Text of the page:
However, please check the provision again. How broad is it? Are you expected to be responsible for every single act of your supplier when you have zero oversight of what your supplier does?
This can result in massive claims from your customer on the basis of the acts or omissions of your supplier, which you may not be aware of, and have no control over whatsoever.
Are you being made to indemnify any and all third party claims filed against your counterparty? Such indemnification clauses are frequently inserted into contracts by their drafters, and tend to be broad in scope without any limit to your liability.
What this means is that although you might have secured what seems to be a well-paying deal to supply goods or services, if in the unfortunate event that a third party sues your customer in relation to your goods or services, you will need to reimburse your customer for all costs, losses and damages suffered due to the third party claim, including but not limited to your customer's attorney's fees.
Whatever you might have earned from your contract might not even begin to cover the reimbursements that you need to pay your customer as a result of this indemnification obligation.
Even worse is the situation whereby you pay someone to perform a service for you as part of another larger project that you have with a third party, and the "someone" that you paid has a clause in his contract which expects you to indemnify him.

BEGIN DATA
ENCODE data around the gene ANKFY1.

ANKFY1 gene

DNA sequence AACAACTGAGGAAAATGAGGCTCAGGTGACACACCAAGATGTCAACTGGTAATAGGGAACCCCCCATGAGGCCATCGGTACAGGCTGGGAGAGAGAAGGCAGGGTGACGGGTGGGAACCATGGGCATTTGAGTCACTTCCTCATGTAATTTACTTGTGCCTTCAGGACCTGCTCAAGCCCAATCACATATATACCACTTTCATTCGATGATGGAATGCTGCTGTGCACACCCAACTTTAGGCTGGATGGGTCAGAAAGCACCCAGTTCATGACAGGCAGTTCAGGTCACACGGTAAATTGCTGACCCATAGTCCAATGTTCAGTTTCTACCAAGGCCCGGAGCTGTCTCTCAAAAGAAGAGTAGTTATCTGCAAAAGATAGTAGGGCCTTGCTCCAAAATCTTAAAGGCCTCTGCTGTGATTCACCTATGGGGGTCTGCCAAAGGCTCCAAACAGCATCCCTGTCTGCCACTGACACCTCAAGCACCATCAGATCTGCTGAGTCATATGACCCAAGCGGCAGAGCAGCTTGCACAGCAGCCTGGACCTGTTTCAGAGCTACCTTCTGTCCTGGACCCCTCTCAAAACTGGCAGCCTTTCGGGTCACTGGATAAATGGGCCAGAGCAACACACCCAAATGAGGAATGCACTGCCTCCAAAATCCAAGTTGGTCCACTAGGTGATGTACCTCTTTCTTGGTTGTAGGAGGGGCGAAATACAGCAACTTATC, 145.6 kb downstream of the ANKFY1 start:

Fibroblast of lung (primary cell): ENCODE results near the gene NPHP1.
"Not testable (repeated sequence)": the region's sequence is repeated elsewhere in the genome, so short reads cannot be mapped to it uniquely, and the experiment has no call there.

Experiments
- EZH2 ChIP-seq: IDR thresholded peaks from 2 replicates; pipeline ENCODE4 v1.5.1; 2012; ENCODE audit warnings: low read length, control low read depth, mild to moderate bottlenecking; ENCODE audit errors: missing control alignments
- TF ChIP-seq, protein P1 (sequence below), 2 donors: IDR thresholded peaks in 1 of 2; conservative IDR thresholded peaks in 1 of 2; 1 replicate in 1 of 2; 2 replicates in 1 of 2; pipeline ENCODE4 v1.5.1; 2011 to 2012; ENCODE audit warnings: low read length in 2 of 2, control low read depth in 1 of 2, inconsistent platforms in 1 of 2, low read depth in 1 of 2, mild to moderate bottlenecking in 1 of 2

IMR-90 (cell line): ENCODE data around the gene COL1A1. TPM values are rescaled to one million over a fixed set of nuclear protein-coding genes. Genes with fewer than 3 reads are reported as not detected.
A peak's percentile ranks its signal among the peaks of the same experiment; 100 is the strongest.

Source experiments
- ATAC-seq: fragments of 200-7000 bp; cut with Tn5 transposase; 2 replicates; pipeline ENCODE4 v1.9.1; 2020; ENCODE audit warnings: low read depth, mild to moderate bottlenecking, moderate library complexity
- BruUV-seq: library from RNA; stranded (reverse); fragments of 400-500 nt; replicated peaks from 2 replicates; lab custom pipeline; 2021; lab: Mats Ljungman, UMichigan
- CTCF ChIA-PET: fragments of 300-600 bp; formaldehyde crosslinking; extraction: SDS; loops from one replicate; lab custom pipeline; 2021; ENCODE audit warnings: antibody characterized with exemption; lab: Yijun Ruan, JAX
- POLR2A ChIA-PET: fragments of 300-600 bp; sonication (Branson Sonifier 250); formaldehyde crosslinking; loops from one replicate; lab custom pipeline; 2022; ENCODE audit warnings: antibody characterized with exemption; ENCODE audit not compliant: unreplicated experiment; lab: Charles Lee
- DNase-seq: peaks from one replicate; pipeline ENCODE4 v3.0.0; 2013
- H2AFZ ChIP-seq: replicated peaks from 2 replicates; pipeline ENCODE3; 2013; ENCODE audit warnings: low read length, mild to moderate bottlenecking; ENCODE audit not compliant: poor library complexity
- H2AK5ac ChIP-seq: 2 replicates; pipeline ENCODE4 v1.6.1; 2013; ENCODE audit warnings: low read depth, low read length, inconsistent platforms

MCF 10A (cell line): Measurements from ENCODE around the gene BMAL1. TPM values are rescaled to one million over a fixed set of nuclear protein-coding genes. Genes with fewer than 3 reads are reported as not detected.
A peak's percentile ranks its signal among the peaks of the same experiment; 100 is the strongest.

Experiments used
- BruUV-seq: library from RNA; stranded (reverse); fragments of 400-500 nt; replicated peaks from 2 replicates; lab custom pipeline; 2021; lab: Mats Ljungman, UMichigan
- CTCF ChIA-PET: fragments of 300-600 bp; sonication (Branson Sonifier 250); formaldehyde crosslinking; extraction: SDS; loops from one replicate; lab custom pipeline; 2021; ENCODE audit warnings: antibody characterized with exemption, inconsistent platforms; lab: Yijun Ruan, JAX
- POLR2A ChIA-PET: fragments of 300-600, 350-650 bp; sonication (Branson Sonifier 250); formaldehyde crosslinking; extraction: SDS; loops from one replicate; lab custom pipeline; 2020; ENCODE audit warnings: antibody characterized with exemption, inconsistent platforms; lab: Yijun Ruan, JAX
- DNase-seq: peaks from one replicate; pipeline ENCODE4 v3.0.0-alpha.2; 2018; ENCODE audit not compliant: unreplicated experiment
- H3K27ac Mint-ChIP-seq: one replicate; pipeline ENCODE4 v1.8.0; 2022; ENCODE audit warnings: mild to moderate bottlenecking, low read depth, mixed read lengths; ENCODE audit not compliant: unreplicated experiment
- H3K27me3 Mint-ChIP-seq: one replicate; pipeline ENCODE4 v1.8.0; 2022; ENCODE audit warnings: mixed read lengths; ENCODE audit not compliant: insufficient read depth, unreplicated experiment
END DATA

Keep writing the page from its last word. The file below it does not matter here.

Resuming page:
This is seen in the recent case of Kay Lim Construction & Trading Pte Ltd v Soon Douglas (Pte) Ltd and anor,  SGHC 186 (the "Kay Lim Case").
In the Kay Lim Case, Kay Lim had secured a contract to construct seven blocks of HDB flats in Singapore.
Accordingly, Kay Lim entered into a Rental Agreement to rent tower cranes from Soon Douglas who was responsible for delivering, setting up and removing the tower cranes from the construction site. Soon Douglas subcontracted the dismantling of one of the tower cranes to another company, and due to improper dismantling by the subcontractor, the crane collapsed, killing one worker and injuring another three.
Although the matter was resolved in favour of Kay Lim by the Courts on the basis of implied terms that the dismantling of the crane would be done properly, the Courts also upheld the major part of the indemnity clause in the Rental Agreement which was that Kay Lim was obligated to indemnify Soon Douglas:-
"... against all loss actions claims demands proceedings (whether criminal or civil) costs legal expenses (on a full indemnity basis) insurance premiums and calls liabilities judgments damages or other sanctions arising directly or indirectly from the Hirer’s failure or alleged failure to carry out its duties under this Agreement or by reason of any loss injury or damage suffered by any person from the presence of the Equipment or the delivery possession use operation removal dismantling or return of them from any defects in the Equipment."